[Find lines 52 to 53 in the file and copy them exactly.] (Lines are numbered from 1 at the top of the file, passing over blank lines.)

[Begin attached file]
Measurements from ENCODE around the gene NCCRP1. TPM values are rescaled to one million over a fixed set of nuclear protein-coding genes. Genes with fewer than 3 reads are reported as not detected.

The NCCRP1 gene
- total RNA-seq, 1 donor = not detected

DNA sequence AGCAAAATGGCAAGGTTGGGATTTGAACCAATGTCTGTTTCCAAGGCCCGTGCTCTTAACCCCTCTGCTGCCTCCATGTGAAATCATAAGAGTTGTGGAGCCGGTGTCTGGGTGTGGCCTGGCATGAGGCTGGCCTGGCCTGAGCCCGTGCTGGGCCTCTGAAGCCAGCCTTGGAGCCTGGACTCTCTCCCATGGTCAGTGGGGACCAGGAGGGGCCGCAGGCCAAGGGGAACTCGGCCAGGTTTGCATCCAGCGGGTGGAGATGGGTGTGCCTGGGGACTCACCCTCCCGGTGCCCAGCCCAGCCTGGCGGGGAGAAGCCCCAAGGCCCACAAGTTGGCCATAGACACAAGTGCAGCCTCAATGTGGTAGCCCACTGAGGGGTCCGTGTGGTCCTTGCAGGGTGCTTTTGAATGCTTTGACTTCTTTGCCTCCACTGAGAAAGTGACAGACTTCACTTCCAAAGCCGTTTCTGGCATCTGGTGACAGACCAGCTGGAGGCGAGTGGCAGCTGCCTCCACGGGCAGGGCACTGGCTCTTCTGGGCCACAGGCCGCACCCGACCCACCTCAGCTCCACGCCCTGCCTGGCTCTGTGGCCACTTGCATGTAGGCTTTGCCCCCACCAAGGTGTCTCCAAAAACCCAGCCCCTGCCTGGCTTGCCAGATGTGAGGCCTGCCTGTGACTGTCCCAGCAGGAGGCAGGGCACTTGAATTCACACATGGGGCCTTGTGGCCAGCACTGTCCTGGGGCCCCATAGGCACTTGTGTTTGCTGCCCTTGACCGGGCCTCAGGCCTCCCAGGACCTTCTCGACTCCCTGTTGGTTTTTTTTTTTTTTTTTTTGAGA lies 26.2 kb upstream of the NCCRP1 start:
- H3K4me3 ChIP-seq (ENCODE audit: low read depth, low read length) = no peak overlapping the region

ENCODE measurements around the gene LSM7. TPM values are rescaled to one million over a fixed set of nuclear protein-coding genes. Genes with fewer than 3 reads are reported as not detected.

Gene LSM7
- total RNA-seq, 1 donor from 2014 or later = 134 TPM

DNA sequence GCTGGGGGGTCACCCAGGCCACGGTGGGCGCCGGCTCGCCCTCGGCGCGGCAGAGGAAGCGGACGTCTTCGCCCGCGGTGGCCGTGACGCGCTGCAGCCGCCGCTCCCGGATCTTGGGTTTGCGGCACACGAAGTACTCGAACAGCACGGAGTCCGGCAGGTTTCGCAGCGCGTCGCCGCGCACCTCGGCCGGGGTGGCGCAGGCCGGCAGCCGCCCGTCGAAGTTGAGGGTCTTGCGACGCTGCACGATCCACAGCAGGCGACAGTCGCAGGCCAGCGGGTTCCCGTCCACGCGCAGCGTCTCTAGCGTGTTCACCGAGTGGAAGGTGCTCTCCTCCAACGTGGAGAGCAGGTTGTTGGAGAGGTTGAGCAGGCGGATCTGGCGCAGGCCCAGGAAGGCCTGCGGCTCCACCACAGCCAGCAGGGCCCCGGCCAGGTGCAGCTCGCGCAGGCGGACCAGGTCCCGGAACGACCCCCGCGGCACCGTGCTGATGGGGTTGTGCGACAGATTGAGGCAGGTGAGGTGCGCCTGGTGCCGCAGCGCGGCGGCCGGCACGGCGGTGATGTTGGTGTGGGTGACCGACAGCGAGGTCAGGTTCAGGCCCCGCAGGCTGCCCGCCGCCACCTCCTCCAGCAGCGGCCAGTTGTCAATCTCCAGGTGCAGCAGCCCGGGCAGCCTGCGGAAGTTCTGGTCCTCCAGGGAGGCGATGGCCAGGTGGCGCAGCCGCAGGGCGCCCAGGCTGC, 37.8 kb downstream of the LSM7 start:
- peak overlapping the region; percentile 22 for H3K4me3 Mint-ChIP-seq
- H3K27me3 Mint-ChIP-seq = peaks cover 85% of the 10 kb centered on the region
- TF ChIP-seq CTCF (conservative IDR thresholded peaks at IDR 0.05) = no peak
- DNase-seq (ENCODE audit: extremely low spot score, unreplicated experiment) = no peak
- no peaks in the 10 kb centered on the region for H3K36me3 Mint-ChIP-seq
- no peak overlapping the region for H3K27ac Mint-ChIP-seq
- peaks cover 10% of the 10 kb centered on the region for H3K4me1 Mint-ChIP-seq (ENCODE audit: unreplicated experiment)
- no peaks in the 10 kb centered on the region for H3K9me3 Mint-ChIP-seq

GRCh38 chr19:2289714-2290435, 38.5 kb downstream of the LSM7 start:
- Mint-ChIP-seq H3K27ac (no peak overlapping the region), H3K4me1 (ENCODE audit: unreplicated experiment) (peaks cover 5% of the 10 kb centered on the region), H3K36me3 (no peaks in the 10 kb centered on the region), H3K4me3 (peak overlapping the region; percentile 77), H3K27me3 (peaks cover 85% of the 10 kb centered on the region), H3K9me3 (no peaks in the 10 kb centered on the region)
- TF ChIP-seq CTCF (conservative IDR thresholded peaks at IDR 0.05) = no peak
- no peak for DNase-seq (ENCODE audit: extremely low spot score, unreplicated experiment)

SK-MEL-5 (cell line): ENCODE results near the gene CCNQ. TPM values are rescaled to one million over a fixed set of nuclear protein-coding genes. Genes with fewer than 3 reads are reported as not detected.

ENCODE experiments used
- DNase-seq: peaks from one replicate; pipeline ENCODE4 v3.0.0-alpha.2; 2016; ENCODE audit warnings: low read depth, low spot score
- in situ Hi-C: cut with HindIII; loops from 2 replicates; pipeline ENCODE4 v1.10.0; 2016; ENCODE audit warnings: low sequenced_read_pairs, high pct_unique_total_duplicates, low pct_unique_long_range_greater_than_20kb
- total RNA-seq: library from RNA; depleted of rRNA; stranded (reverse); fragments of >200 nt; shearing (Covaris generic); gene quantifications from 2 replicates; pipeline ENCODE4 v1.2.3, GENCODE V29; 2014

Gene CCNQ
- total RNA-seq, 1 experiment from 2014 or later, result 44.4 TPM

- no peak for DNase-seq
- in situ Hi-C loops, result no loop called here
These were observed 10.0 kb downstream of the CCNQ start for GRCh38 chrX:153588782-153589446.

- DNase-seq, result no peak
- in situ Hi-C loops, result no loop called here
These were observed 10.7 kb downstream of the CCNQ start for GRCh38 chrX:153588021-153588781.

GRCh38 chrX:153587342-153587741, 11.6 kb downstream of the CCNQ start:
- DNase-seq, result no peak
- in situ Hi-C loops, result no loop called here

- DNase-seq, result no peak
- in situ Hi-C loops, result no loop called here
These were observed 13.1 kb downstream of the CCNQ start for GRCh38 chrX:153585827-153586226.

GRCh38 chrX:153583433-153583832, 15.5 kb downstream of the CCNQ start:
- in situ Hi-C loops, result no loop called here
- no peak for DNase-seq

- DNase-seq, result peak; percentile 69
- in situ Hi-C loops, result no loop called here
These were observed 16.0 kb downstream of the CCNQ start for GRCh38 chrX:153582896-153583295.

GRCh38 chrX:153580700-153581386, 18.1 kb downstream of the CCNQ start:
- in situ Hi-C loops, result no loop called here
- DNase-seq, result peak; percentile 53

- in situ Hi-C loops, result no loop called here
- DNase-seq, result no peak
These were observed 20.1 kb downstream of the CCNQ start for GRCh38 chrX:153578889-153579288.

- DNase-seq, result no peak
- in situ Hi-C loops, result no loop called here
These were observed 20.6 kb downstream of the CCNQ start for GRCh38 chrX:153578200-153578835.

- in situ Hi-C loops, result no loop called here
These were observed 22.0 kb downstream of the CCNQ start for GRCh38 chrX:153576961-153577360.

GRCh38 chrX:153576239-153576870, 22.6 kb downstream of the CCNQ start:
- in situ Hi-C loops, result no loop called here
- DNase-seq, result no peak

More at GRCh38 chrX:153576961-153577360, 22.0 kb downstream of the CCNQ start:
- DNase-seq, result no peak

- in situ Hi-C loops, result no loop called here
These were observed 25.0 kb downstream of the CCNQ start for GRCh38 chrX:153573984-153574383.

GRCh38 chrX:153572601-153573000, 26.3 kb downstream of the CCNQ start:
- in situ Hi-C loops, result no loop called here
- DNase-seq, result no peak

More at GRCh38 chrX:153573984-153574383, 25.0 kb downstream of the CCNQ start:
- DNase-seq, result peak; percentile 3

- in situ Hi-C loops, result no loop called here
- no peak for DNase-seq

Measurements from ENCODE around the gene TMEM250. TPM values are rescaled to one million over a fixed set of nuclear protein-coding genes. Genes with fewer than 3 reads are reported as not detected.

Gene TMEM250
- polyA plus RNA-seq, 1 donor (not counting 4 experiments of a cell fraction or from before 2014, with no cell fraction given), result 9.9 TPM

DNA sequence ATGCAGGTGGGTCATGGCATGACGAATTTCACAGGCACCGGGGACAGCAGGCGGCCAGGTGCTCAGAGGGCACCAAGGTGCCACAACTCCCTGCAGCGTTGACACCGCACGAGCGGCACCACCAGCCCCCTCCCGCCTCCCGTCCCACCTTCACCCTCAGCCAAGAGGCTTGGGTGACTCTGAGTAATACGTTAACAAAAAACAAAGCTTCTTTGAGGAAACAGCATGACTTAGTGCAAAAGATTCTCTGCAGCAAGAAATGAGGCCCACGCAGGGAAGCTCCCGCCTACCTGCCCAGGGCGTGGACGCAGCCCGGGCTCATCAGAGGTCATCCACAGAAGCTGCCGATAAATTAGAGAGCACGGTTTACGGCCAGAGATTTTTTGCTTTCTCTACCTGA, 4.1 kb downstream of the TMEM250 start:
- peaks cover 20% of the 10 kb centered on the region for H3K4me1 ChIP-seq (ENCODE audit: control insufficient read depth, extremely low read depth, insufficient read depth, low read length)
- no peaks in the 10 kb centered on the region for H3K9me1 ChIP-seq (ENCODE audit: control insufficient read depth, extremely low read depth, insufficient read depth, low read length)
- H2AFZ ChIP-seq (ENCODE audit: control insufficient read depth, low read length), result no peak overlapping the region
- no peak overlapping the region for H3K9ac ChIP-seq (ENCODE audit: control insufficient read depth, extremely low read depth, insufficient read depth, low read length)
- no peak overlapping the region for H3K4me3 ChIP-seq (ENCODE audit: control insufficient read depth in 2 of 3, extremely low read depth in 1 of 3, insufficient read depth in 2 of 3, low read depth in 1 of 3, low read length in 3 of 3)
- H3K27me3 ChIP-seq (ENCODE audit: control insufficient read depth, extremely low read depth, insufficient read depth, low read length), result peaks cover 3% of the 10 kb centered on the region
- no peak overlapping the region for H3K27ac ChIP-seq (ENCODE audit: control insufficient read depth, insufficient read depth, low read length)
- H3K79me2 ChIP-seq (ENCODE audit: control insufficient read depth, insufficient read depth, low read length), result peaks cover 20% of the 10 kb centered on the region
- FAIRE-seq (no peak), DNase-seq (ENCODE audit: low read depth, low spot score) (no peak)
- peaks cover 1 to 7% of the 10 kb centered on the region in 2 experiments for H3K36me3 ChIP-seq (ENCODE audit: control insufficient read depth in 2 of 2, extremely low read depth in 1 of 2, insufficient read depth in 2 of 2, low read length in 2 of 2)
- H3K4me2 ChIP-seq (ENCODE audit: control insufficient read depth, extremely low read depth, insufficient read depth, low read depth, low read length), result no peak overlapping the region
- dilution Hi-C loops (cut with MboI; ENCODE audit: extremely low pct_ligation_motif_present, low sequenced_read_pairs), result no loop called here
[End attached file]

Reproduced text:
These were observed 20.1 kb downstream of the CCNQ start for GRCh38 chrX:153578889-153579288.

- DNase-seq, result no peak